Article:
Dennett's "quining qualia" argument is that qualia is a meaningless concept because it is incoherent. According to him, one cannot know if one likes the taste of coffee or if one's experience of coffee is different then another person's experience of coffee that does not like coffee.
Is your thread about the existence of qualia or is it about Dennett's "Quining Qualia"? It seems to be both. If this is the case then it is reasonable to assume that qualia is meaningless because of functionalism.
It is about the existence of qualia. However, one step (among others is to disprove the eliminatavist's arguments). I have shown how Dennett's arguments are at best tautologies. Pure functionalism is bankrupt because it says that only behaviour exists and if we explain behaviour we have explained everything concerning the human experience. That is false because pain hurts and we do have feelings. Also, functionalism (see my quote about symbol grounding) can explain computations but not the mystery of meaning.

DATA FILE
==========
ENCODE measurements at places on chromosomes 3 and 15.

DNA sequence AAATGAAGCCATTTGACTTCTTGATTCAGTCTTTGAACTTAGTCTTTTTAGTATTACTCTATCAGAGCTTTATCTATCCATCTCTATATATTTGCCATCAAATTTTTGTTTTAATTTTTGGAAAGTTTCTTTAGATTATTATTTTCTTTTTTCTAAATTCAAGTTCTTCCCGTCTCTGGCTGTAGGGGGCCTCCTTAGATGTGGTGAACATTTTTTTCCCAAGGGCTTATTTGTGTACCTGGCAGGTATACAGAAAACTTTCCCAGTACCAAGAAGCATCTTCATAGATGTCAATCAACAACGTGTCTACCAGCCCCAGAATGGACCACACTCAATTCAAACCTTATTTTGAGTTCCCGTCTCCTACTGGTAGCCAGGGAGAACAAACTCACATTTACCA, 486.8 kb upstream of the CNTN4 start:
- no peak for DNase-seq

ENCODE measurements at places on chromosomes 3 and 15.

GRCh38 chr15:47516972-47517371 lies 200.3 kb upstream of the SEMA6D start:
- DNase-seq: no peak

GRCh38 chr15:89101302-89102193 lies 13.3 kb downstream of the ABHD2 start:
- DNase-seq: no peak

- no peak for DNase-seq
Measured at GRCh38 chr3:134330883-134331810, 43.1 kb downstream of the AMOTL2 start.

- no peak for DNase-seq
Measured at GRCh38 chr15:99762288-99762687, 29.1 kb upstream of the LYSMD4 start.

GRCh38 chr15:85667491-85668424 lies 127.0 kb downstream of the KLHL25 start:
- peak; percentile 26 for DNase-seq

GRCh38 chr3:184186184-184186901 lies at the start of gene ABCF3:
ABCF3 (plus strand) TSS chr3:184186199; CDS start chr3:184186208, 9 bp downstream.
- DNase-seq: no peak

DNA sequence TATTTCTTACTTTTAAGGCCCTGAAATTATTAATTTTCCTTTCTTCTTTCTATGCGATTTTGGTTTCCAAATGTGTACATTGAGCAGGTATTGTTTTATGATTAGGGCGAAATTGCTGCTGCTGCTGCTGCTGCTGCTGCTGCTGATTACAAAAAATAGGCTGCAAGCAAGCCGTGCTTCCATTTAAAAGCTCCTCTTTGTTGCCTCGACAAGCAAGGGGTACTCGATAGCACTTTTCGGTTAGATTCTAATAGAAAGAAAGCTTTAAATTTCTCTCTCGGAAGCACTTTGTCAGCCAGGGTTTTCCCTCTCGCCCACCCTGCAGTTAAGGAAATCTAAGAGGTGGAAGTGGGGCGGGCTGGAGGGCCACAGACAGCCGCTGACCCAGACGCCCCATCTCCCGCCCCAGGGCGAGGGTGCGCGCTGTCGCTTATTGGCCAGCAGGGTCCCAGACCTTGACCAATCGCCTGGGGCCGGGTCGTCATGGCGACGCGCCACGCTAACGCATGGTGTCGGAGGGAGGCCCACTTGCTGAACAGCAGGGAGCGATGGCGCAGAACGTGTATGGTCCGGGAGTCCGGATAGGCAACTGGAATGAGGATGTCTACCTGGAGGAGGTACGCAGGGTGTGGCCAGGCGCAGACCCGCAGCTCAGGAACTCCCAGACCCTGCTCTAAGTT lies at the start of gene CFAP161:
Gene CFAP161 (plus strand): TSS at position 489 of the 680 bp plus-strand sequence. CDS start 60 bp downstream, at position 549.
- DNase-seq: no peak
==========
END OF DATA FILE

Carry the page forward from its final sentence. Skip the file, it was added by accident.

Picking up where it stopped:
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Re: Qualia

Post by raw_thought » Tue May 26, 2015 3:49 pm

hammock wrote:
raw_thought wrote:. . . Since for a materialist there are no concepts how can he believe anything? He cannot even believe in materialism!!!

Most materialists probably believe that "concept" is substantiated by something, in addition to "believe" or "belief". But in regard to the specific or more applicable camp which waves that flag.... The claim that eliminative materialism itself is dependent upon folk psychology and therefore conflicts with its own rejection of the latter has been addressed by Patricia Churchland. Essentially: At the current stage, the eliminativist is confined to criticizing FP using the language of the FP framework like everyone else, because the supposed alternative framework of the future has not been fully developed as yet. But this does not make FP true, merely because we are all (at this phase) reliant upon expressing ourselves with some of the nomenclature of FP.
[ in other words the Churchlands are saying that in the future we will be able to dispense with the lie that concepts exist. Do you know what conveying knowledge is,without words ( words are intentional, they refer,something matter lacks) or concepts? I certainly dont and I am sure the Churchlands do not either.]